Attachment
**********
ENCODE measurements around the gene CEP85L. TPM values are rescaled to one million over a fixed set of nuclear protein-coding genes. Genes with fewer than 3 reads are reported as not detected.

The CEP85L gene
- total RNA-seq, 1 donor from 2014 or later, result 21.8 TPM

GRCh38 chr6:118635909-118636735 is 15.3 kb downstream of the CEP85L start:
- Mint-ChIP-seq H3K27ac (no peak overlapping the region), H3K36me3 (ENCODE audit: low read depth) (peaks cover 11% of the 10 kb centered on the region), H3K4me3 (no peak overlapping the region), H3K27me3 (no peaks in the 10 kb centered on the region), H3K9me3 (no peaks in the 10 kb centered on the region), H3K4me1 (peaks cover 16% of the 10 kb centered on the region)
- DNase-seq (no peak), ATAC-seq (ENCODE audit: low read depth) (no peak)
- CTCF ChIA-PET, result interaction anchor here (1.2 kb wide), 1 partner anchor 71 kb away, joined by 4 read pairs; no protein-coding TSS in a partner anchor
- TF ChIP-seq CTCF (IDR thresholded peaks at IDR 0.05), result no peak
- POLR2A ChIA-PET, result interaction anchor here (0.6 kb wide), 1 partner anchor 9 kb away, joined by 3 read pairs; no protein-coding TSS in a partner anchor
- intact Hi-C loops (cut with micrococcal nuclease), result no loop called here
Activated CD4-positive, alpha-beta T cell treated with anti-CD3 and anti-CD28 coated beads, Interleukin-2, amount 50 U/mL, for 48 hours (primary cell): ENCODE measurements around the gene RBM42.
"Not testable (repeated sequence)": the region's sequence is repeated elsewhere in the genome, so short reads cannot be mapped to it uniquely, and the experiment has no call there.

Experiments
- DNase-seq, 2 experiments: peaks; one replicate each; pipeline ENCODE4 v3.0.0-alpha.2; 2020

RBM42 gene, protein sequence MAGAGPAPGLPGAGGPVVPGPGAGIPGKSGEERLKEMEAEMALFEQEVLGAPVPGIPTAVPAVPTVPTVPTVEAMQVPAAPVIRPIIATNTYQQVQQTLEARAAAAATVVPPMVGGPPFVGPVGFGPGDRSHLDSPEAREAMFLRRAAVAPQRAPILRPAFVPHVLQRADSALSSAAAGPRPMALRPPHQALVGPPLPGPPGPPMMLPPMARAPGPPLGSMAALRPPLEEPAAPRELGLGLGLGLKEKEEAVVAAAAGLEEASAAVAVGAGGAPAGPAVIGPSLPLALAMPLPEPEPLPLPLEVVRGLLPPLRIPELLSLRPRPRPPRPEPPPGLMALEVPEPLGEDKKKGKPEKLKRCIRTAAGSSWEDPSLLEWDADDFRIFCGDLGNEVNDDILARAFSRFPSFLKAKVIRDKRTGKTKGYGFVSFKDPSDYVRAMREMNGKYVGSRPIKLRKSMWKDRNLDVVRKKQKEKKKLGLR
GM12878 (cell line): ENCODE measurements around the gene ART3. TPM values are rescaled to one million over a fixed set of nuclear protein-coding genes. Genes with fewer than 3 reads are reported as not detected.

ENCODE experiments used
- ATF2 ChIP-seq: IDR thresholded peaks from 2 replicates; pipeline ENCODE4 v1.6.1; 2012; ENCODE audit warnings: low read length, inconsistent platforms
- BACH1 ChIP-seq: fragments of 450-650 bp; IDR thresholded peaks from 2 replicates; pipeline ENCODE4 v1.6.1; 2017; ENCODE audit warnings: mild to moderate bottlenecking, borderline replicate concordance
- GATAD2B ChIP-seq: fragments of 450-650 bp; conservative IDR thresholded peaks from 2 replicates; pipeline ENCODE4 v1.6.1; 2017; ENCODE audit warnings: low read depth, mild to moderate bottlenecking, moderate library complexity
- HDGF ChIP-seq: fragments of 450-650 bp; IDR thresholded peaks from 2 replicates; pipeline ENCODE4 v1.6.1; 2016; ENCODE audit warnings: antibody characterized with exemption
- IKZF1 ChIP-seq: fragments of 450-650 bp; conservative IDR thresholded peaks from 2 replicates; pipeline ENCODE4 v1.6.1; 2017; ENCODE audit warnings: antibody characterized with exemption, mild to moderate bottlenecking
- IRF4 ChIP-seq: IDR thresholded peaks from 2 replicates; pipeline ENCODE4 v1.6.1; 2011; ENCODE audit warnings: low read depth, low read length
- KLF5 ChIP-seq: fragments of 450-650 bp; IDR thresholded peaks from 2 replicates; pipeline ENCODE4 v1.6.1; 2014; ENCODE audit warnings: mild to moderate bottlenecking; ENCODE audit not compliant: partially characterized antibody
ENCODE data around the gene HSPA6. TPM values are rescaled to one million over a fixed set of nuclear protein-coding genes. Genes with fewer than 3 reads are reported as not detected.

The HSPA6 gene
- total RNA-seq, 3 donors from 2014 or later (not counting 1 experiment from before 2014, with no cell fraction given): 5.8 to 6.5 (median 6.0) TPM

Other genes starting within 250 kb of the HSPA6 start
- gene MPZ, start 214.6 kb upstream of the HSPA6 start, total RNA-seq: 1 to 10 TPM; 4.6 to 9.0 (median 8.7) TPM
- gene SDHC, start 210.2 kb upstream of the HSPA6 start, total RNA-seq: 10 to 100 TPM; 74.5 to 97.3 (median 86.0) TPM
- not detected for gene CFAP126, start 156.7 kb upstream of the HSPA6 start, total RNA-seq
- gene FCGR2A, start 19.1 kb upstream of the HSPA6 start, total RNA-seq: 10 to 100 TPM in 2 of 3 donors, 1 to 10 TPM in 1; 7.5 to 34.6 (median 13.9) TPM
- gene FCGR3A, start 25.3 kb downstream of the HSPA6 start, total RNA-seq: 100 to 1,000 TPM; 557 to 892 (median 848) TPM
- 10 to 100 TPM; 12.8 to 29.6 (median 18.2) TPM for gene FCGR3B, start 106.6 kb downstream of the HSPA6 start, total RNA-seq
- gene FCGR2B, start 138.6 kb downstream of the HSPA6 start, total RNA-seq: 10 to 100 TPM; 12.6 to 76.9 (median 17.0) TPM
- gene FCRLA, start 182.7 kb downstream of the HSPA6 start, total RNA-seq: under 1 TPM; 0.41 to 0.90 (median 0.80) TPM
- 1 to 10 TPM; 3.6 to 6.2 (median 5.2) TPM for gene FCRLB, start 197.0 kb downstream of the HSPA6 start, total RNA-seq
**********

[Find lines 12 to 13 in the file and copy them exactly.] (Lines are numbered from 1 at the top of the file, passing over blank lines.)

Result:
"Not testable (repeated sequence)": the region's sequence is repeated elsewhere in the genome, so short reads cannot be mapped to it uniquely, and the experiment has no call there.

Experiments